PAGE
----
January 6 Committee Issues Subpoenas In Plot To Enlist Fake Trump Electors
The House January 6 committee issued more subpoenas as congressional investigators dug deeper into the issue of fake Trump electors from swing states.
The subpoenas were issued to six people which include two Trump campaign members and four GOP officials from battleground states. The Trump campaign officials subpoenaed by the committee are Michael Roman and his deputy Gary Michel Brown.
Both reportedly participated in efforts to promote allegations of fraud in the 2020 election and encourage states legislations to appoint fake “alternate” slate of electors. In the subpoena to Roman and Brown, the committee wrote it has evidence that both of them encouraged state legislators to appoint false electors to alter the 2020 election results.
The committee also found that Roman and Brown were involved in coordinating strategies along with others from the Trump campaign to contact Republican members of state legislators who were in states Trump lost to send alternate electors. The four GOP officials are from Pennsylvania and Arizona including Douglas Mastriano, who is accused of trying to subvert the 2020 election and met with Trump in November 2020, and Kelli Ward, chairwoman of the Arizona Republican Party. Ward spoke to Trump and his staff about election certification in Arizona. She also sent messages to an Arizona election official asking them to “stop the counting.”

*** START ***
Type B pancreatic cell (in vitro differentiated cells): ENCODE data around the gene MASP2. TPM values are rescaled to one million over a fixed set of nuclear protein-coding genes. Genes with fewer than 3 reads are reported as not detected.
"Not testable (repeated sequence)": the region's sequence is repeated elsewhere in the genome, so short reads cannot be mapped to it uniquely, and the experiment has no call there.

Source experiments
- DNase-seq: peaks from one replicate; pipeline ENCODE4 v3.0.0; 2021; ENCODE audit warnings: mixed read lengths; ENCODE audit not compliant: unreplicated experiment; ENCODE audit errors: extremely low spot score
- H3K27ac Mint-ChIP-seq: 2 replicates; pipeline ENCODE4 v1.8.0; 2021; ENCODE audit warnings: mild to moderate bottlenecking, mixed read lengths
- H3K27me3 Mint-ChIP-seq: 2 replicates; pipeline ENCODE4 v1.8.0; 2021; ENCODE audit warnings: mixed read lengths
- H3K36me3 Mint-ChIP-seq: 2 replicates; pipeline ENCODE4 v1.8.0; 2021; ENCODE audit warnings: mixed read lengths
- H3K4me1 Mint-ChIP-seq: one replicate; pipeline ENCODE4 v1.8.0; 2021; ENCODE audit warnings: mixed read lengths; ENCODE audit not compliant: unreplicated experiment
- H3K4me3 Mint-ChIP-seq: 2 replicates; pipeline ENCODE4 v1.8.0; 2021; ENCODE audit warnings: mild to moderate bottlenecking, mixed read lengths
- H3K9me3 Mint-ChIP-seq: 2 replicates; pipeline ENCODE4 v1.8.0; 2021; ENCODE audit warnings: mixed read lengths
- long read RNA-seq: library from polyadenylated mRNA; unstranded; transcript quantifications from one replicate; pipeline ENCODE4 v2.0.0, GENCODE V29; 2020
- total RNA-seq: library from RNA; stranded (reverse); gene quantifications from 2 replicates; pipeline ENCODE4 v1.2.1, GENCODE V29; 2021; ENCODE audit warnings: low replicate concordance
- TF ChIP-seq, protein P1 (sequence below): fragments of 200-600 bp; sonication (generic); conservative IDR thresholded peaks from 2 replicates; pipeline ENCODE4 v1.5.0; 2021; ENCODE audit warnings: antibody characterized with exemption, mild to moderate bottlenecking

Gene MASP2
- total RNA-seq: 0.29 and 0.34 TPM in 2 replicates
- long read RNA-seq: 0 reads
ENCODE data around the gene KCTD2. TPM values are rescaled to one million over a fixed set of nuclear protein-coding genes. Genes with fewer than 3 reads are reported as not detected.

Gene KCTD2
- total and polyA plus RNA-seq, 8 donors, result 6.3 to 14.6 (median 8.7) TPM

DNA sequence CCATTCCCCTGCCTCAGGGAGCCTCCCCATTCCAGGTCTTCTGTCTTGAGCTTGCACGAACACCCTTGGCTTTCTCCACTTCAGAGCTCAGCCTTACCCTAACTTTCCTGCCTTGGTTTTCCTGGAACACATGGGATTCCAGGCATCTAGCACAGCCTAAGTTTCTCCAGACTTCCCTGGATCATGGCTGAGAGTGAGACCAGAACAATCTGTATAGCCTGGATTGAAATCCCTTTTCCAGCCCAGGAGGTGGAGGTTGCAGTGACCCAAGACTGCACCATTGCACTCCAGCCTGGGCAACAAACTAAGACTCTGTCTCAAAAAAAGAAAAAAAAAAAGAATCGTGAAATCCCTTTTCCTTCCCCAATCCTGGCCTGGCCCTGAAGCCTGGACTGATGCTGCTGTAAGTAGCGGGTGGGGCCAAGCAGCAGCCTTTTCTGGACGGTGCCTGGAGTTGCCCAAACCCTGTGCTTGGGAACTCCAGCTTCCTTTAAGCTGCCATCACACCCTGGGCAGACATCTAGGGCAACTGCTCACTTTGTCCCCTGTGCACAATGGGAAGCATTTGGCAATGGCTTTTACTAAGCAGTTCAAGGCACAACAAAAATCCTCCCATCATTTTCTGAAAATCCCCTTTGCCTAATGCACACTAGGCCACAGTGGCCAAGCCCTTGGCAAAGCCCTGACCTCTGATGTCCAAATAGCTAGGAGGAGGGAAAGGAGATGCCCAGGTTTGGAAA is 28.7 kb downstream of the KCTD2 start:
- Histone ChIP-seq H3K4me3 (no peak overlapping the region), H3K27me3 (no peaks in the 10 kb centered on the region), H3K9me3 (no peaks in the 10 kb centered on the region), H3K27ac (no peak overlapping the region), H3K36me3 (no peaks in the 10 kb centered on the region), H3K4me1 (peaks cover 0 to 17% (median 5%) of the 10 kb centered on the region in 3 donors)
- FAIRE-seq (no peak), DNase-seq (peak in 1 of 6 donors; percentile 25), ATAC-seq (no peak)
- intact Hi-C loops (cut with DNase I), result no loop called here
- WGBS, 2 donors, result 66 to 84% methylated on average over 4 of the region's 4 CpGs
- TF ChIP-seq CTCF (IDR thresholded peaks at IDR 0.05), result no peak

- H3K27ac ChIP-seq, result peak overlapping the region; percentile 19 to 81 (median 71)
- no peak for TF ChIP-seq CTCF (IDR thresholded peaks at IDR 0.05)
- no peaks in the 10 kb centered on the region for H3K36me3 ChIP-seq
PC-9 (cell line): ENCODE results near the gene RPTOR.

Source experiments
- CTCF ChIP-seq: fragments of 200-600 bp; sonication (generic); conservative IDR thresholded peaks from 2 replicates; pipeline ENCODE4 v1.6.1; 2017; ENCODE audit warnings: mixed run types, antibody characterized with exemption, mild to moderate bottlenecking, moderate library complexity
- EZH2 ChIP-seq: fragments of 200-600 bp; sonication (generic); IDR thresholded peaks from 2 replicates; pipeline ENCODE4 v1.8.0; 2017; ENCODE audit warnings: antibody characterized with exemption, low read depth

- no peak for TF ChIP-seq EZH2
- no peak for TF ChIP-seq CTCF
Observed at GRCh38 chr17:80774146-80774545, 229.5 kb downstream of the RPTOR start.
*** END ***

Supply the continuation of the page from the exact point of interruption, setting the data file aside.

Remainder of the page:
Arizona legislator Mark Finchem communicated with the “stop the steal” organization about an event he was supposed to speak at on January 6. Laura Cox, former chairwoman of the Michigan GOP, tried to delay certification in Michigan, especially in Wayne county, where Detriot is located.
Cox and RNC chairwoman Ronna McDaniel sent a letter to the Michigan Board of Canvasser’s in November 2020 asking to delay the certification of the election for 14 days to wait for Wayne County’s results. This plan was foiled because delaying certification wasn’t possible since they requested an audit before certification was complete, which is against Michigan law.